We shall assume, as did the parties and trial judge, that the requirement of an accidental injury was met. Respondent made it clear that it was grounding its motion on that contention, and thus the point was neither presented to nor decided by the trial judge. Although the rule may be different in other situations, ordinarily we will not affirm the granting of a summary judgment for a reason not relied upon by the trial judge. Henley v. Prince George's County, 305 Md. 320, 333, 503 A.2d 1333 (1986).
We begin with a consideration of respondent's contention that coverage is excluded because death resulted from a sickness or disease. Beguiling in its apparent simplicity, the argument is nevertheless wrong. Within the context of an accident policy, this Court held more than 80 years ago that:
[W]here the death is from a disease which was itself caused by the accident, the latter is to be regarded as the true and predominant cause of the death, and the disease as a mere link in the chain of causation, and the death is to be regarded as having resulted solely from the accident independently of all other causes. General Acc. Co. v. Homely, 109 Md. 93, 99, 71 A. 524 (1908).
See also 1B Appleman, Insurance Law and Practice § 394 (1981). Assuming that the transfusion of contaminated blood or blood products into the insured constituted an accidental injury within the meaning of the policy, the AIDS and pneumonia caused thereby are considered "link(s) in the chain of causation," and the accidental injury remains the cause of death.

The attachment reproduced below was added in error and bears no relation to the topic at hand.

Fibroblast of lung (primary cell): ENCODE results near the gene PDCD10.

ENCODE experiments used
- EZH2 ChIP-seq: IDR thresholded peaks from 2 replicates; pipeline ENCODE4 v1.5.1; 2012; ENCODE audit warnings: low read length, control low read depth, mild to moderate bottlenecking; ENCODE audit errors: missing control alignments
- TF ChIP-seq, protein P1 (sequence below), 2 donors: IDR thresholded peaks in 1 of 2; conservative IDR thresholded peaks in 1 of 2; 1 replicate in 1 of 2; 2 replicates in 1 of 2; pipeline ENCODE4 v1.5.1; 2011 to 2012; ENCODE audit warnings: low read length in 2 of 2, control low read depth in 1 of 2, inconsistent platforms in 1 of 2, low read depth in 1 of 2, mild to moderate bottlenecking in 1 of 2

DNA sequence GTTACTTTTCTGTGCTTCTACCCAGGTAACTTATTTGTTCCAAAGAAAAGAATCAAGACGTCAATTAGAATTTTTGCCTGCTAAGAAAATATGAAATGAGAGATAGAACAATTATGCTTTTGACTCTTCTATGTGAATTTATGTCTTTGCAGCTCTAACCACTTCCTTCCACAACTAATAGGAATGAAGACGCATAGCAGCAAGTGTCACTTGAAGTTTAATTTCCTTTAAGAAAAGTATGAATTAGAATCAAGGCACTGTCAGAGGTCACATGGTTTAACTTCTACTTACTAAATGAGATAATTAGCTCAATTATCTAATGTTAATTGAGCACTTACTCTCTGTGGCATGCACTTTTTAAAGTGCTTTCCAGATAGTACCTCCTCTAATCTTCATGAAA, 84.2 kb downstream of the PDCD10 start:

Respondent's second contention presents more difficult problems. The determination of whether death resulted from medical treatment for sickness or disease involves two separate questions — first, when did the accidental injury occur; and second, is congenital hemophilia suffered by the insured a "sickness or disease" within the meaning of the policy?
The first question, involving the time of the accidental injury, flows from an interesting effort on the part of petitioner to avoid the "medical treatment" exclusion. If, as it would appear at first blush, the accidental injury occurred when the contaminated blood was injected into the insured, then death did result from medical treatment for hemophilia, and if hemophilia is a sickness or disease, the exclusion applies. If, on the other hand, and as petitioner contends, the operative accident occurred when the blood was drawn from an infected donor, then the accident causing death occurred before any medical treatment of the insured, and the exclusion would not apply. Creative as the argument may be, it is not persuasive.